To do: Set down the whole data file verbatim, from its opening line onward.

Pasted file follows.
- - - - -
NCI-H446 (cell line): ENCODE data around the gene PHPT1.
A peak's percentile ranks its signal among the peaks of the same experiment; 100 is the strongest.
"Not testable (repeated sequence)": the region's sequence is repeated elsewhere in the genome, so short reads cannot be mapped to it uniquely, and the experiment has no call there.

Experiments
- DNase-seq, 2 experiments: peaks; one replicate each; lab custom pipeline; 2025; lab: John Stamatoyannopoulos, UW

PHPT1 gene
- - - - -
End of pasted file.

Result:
NCI-H446 (cell line): ENCODE data around the gene PHPT1.
A peak's percentile ranks its signal among the peaks of the same experiment; 100 is the strongest.
"Not testable (repeated sequence)": the region's sequence is repeated elsewhere in the genome, so short reads cannot be mapped to it uniquely, and the experiment has no call there.

Experiments
- DNase-seq, 2 experiments: peaks; one replicate each; lab custom pipeline; 2025; lab: John Stamatoyannopoulos, UW

PHPT1 gene